Monday, 14 January 2013
Mamelon - Chapter 2
“Mamelon…?” Mick was incredulous. Beth and Pete, too, stared at the cone headed man in yellow, their eyes wide and mouths open, “What and where the devil is this Mamelon?”
“It was once a territory of your Earth,” Ricci tried to explain. “When a meteor struck long ago, Mamelon broke away and slipped into a parallel time zone. Or so the story goes.” He shrugged. “The Nu-gen embroider it every chance they get. But they love a tall tale, my goodness, yes. It also conveniently explains away their shortcomings as descendants of the original earth folk. They are not very pretty and not very bright, Nu-gen.”
“Never mind all that. Who cares about…Nu-gen.? Get us out of here NOW,” Mick demanded and hoped an aggressive stance might conceal the fact that he was growing more scared by the second. “We want to go home.”
“Yes please,” Beth agreed with feeling. The air was hot and clammy, the terrain swamp-like. She did not like this place at all. Pete crouched next to Ace, put an arm around the dog’s neck for comfort’s sake and stared, fascinated, at the twin moons.
“First things first,” said Ricci neatly sidestepping the issue. “I have created an oasis of civilization in this awful swamp. It is just beyond those trees…” He pointed airily in what could have been one direction or another. “It’s a hovel, I grant you. But we can bathe and eat there. Oh, and those clothes really won’t do. They won’t do at all. Be sure I’ll find you something far more suitable. Much better to talk about things when food in the belly and we’re feeling comfortable. Am I right? Of course I’m right. So just follow me and don’t stray from the path. There are bog folk, Ri and only knows what else about. This is not Mamelon at its best, I’m afraid. Dear me, no.” He rubbed his chin and added under his breath, “nor its worst, I fear...”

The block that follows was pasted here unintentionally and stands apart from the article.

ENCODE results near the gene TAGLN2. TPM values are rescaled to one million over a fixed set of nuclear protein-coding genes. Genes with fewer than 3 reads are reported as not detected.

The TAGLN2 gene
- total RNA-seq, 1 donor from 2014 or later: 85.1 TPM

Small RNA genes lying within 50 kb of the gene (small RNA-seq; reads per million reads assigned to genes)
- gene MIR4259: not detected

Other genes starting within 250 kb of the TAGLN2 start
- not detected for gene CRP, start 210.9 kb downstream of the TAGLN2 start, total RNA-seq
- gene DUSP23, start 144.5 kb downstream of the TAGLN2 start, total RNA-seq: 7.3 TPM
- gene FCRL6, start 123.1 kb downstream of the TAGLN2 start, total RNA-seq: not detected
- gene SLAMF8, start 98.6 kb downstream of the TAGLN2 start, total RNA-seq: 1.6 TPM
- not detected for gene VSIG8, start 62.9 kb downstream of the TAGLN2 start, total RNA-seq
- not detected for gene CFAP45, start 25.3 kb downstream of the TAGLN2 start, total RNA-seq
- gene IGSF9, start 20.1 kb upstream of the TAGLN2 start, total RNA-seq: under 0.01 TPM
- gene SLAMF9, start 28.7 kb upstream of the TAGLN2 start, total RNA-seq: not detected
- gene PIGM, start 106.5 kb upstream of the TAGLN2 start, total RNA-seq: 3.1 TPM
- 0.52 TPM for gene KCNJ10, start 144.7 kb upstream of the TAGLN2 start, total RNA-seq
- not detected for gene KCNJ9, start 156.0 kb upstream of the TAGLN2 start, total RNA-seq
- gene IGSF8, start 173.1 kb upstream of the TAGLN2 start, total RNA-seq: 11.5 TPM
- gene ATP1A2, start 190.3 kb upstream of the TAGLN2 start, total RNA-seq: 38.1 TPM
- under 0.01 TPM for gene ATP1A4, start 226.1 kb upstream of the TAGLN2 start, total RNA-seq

“We’re not going anywhere except home,” Mick insisted.
Ricci sighed. He had expected this. “I’ll explain later, I promise. I know it must be a shock. I’m sorry, I truly am. But things are as they are and do any of us have a choice? I’ll say not. So climb off that high horse of yours, young Michal and let’s get on with what has to be done.”
Mick stood his ground. “My name is Mick and we are not going anywhere until you take us home. Then we might listen to what you have to say. There again, we might not,” he added belligerently.
“You can’t go home yet,” Ricci declared emphatically. “As I said, there are things to do. Besides, the Time Gates are only accessible every hundred years or so and I’m sure none of us want to hang around that long. Not here, at any rate.” He grimaced. “Bog country doesn’t exactly invite one to put down roots. Huh, I’ll say not!”
A weird, awesome shriek above made them all start. They looked up and saw a shadowy kite-like creature glide into view, blocking out the light of both moons with its huge wingspan. It hovered directly above them before gathering speed and swooped beyond some tall, silvery trees.
“Aryds, ugh..!” For all that he despised vulgar habits, Ricci was sorely tempted to spit out a foul taste the aryd had left on his tongue. He instantly remonstrated with himself. It would not do to set his young charges a bad example. “Come on,” he said impatiently. “I can think of better places to spend the night than inside an aryd!” He scurried away and assumed, correctly as it happened, that the others were close behind.
Beth grabbed Mick’s hand and gave it a tug. “He’s righ. We have no choice. Not for now, anyway. Maybe when we find out what’s going on…” Her voice trailed away nervously.
“Ace isn’t scared, are you boy?” Pete kept a reassuring hold on the dog’s neck even though it meant having to stoop slightly. Ace gave a cheerful bark and chased after Ricci, wagging his tail and dragging Pete along with him.
Pete kept glancing anxiously back at his brother and Beth, but once reassured they were following, began to relax and enjoy the adventure. True, it was all a bit scary. But it was more exciting than anything he could have imagined. Even so, there were moments when tall, silvery trees swaying and moaning all around like ghosts made even a trip to the supermarket seem almost a good idea.
Ricci’s ‘hovel’ turned out to be a sumptuous marquee with all mod cons. It looked incongruous, surreal even, in that grim place. Its black and silvery covering, however, provided excellent camouflage. Inside, a number of units sectioned off with satin flaps provided three en suite bedrooms with hot and cold running water. There was also a dining area that housed a polished table and chairs. A crystal chandelier sent out a tidal wave of light and nimble shadows. Silver plates, bowls and cutlery shimmered.
“Wow!” was Pete’s immediate reaction.